Most of us see the Moon as just a small circle in the sky. Naveen Jain, co-founder and chairman of space-mining startup Moon Express, sees quadrillions of dollars worth of valuable minerals, more than a million tonnes of fusion fuel and some prime business estate -- and he wants to own it.
"So many resources which are extremely rare on Earth are abundant on the Moon," Jain says. "We shouldn't only be mining the Earth, we should be thinking of the Moon as our eighth continent."
Last December, Moon Express became the first private company to successfully build and test a Moon-capable robotic lander -- the MX-1 -- here on Earth. By 2016, it plans to land on the Moon itself in a bid to claim the $20 million (£13m) Google Lunar XPRIZE for the first private lander to successfully travel 500 metres along the surface and transmit high-definition imagery back home. In October, in partnership with Nasa, it was on track to launch a shuttle to retrieve experiments from the International Space Station.
For the past 15 years, Jeff Bezos’s Blue Origin has been the great mystery of the space industry. The rocket company, founded by the Amazon.com chief executive officer, received attention because of its super-rich backer and the occasional test-launch video that wowed space geeks. For the most part, though, Blue Origin avoided publicity and, frankly, didn’t seem to be accomplishing all that much relative to its peers—namely, Elon Musk’s SpaceX. But it’s now very clear that Blue Origin is ready to move into the limelight and that a modern, thrilling space race is well underway.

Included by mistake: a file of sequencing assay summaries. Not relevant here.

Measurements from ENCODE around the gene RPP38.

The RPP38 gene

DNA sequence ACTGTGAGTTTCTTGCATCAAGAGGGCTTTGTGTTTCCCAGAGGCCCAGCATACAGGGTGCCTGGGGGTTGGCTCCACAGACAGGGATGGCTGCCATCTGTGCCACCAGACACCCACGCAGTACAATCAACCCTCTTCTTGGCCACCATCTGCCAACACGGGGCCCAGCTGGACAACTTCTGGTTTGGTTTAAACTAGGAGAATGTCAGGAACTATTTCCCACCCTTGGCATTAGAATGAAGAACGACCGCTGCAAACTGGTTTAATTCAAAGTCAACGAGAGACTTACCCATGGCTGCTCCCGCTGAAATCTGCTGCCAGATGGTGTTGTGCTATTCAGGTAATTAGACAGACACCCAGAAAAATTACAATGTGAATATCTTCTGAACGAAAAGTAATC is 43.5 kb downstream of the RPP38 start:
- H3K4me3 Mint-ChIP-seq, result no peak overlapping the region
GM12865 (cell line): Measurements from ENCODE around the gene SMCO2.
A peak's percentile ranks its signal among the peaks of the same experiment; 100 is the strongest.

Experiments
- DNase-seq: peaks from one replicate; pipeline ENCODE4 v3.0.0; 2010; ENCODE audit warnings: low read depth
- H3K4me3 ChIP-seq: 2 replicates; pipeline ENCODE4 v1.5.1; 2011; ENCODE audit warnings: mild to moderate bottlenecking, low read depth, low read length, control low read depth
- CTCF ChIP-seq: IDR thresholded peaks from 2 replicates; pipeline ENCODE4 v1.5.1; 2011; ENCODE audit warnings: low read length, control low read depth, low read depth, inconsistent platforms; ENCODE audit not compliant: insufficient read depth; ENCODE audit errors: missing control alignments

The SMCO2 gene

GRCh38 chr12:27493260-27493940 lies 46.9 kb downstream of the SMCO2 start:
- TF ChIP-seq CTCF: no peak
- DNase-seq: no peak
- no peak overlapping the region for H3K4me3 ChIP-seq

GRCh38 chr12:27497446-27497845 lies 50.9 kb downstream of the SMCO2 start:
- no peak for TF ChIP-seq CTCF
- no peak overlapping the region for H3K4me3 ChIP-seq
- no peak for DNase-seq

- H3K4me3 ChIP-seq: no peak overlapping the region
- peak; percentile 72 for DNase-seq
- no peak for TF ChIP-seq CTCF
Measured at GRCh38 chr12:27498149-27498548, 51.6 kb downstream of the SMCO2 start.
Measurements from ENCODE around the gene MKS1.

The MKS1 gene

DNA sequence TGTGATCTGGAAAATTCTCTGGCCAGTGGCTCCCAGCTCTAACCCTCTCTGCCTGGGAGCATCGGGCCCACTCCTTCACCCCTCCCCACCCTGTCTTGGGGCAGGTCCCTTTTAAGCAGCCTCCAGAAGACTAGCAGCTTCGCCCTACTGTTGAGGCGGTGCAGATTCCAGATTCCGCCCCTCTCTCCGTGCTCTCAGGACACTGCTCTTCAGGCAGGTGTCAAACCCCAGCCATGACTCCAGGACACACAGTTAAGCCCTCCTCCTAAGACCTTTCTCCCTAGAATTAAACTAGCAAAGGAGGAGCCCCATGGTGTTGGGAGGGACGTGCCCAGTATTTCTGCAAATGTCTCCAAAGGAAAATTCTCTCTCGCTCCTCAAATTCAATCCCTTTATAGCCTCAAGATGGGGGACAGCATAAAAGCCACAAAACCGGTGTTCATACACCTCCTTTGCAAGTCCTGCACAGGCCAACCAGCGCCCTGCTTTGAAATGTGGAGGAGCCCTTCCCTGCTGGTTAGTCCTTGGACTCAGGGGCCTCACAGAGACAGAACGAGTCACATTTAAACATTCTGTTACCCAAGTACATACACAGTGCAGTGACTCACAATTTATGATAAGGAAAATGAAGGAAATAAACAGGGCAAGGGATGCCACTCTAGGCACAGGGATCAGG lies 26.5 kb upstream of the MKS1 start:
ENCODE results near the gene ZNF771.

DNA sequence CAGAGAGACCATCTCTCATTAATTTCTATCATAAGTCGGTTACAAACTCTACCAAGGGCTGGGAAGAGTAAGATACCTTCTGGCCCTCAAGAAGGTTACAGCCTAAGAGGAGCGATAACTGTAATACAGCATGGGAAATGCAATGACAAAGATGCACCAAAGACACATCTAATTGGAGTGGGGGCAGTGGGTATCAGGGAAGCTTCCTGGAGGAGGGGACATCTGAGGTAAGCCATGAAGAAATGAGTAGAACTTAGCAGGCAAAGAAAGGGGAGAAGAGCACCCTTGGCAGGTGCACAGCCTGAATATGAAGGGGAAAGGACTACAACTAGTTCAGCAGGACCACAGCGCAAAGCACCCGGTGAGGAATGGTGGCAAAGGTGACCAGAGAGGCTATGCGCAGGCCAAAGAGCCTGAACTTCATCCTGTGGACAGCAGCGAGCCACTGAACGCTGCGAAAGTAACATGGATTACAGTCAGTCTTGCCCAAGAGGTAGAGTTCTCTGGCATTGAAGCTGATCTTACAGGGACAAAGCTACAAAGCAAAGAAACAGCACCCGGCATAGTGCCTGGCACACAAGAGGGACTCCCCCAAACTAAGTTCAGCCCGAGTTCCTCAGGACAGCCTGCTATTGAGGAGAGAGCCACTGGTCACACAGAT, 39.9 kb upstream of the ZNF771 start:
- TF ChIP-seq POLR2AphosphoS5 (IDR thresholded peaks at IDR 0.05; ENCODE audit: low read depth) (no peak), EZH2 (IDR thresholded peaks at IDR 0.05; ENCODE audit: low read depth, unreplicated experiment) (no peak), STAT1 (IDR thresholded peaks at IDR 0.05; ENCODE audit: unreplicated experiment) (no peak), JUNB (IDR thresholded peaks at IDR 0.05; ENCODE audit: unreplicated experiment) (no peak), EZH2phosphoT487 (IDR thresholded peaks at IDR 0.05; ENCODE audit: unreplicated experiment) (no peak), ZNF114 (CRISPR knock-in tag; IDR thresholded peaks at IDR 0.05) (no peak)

On Monday, Blue Origin sent its New Shepard ship into space and brought the body of the rocket back down to earth. The spaceship landed just four and half feet from where it took off, despite 120-mile-per-hour crosswinds. “Now safely tucked away at our launch site in West Texas is the rarest of beasts—a used rocket,” Bezos said in a statement. “Full reuse is a game changer, and we can’t wait to fuel up and fly again.”
US space agency NASA is offering startups a license to 15 categories of patented NASA technologies for free.
The move follows Google's offer earlier this year of 'free' patents to select startups - and it could be just as valuable given the 1,200 patented technologies available for license under NASA's new Technology Transfer Program.
NASA hopes the program will make life easier for cash-strapped startups short on intellectual property, which would effectively be repurposing NASA's existing patents for new commercial products or services.
Tired of the bragging it hears from the IT vendors, NASA is using its rockets to launch colored clouds.
“Rocket launches are spectacular, “wow” events that most of us don’t get to see with our own eyes. But between 7 and 9 p.m. EDT on Wednesday, Oct. 7, residents in the mid-Atlantic region of the United States may get a glimpse of NASA”s next suborbital launch from the agency’s Wallops Flight Facility in Virginia.
Approximately six minutes after launch, the sounding rocket will deploy four sub-payloads containing mixtures of barium and strontium will be released, creating a cloud that is blue-green and red in color.
Residents from Long Island, New York, 235 miles north of the launch site, to Morehead City, North Carolina, 232 miles south, 165 miles west in Charlottesville, Virginia -- and everyone in between -- could get a glimpse of the colorful evening launch.”
The movie, The Martian, is a testament to fierce human determination to survive, and it is also a tribute to human ingenuity. I predict it will be good for NASA and for STEM broadly.
Mark Watney, the Matt Damon character, describes his predicament